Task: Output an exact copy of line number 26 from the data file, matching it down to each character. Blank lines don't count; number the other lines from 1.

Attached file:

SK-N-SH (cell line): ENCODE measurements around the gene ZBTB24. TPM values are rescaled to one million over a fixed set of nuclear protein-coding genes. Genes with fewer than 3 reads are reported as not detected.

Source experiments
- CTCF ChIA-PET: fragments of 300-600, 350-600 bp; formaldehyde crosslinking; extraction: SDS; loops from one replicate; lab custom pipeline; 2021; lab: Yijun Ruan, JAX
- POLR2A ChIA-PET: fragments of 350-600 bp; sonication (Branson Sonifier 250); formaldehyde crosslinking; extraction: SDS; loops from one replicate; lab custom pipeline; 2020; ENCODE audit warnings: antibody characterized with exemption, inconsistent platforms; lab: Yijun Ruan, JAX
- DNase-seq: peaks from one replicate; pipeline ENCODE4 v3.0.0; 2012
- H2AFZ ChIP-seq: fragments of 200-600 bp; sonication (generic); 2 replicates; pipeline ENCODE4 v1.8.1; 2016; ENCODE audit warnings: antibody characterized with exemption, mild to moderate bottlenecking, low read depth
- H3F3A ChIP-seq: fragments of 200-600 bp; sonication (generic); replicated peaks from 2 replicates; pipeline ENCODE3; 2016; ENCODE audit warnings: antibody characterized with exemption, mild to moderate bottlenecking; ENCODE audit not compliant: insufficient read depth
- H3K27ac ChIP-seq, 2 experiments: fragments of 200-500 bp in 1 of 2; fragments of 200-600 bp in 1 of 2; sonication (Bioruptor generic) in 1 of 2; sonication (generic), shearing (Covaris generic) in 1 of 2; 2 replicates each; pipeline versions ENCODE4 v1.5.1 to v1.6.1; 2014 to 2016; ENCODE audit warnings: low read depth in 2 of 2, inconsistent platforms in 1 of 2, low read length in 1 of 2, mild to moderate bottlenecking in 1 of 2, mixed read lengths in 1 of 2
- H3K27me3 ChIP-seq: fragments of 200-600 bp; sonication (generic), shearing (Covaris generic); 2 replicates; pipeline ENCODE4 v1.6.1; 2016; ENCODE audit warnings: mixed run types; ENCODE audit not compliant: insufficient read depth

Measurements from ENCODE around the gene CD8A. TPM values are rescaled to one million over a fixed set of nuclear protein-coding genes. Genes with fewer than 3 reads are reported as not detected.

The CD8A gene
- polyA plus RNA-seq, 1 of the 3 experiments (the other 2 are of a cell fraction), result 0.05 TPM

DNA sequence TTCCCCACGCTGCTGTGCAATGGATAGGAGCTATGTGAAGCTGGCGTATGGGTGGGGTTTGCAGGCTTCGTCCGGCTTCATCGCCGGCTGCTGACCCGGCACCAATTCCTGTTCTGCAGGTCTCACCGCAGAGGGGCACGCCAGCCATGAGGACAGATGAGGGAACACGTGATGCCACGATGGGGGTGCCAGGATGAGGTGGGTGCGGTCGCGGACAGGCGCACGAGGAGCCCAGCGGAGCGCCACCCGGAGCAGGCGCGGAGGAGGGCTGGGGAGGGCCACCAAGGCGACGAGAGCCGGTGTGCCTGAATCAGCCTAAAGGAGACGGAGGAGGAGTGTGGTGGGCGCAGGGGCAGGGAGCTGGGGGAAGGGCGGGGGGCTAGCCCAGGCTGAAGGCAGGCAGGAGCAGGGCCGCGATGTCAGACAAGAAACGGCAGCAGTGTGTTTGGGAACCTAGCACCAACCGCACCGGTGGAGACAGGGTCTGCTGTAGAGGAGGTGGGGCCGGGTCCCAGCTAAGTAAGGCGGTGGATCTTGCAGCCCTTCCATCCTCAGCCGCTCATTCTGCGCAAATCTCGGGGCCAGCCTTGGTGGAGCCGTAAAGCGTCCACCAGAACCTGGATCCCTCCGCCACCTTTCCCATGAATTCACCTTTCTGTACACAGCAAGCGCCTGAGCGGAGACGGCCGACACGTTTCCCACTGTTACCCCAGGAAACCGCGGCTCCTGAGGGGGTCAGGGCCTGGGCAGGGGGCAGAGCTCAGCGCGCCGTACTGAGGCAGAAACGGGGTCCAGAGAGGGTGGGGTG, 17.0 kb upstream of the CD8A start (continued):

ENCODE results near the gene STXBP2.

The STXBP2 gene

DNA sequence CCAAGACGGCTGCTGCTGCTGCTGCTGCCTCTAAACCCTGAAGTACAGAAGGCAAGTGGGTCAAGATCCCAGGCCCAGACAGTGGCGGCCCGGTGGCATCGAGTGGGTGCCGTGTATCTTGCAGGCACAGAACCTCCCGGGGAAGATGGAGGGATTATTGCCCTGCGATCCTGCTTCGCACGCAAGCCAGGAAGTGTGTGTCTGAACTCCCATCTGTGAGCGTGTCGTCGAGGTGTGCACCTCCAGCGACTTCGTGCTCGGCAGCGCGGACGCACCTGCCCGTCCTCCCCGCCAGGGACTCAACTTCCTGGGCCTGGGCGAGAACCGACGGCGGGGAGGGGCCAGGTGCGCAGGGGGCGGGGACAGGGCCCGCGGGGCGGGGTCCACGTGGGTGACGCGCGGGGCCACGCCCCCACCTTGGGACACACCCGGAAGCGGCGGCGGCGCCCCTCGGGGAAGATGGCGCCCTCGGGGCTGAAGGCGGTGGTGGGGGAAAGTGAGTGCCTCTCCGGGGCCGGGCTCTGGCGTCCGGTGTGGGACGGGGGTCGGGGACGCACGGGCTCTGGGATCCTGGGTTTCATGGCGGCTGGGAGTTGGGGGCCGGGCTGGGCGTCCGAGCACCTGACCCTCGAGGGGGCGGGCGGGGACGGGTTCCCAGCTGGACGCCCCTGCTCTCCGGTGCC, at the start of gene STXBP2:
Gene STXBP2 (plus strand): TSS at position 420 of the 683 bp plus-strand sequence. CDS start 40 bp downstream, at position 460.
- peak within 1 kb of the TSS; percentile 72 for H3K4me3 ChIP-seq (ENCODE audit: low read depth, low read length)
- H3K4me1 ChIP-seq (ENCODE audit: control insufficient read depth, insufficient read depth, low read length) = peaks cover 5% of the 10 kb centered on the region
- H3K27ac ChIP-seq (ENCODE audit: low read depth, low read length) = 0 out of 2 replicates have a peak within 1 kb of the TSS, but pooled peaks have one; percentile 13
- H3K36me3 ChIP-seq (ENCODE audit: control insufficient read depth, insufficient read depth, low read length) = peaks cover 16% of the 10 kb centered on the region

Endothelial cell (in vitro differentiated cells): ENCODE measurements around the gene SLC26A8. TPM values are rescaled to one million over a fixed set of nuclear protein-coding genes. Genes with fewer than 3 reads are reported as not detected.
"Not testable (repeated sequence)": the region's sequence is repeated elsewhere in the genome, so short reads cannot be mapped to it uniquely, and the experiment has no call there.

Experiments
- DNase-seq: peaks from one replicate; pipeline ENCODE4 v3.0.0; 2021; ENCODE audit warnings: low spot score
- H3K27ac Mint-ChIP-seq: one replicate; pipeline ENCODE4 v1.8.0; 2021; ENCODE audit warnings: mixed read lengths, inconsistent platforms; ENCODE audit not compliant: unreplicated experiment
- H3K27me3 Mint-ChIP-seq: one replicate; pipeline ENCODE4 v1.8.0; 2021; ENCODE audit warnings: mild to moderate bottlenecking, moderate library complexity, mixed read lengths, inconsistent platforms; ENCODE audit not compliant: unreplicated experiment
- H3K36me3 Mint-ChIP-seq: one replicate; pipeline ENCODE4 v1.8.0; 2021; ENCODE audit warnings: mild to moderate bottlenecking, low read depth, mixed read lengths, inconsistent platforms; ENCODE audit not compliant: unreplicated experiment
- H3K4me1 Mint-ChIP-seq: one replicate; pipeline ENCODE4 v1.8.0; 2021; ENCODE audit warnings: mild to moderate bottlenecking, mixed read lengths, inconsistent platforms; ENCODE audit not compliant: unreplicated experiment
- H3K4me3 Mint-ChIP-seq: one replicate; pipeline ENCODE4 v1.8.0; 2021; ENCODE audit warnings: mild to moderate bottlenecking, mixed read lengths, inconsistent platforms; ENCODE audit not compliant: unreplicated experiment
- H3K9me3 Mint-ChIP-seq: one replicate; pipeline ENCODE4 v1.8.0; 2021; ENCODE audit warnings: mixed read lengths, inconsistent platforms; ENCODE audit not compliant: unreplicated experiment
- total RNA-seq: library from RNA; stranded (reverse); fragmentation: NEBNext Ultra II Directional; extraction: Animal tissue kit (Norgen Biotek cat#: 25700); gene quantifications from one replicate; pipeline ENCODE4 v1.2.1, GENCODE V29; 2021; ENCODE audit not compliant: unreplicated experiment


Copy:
- H3K27ac Mint-ChIP-seq: one replicate; pipeline ENCODE4 v1.8.0; 2021; ENCODE audit warnings: mixed read lengths, inconsistent platforms; ENCODE audit not compliant: unreplicated experiment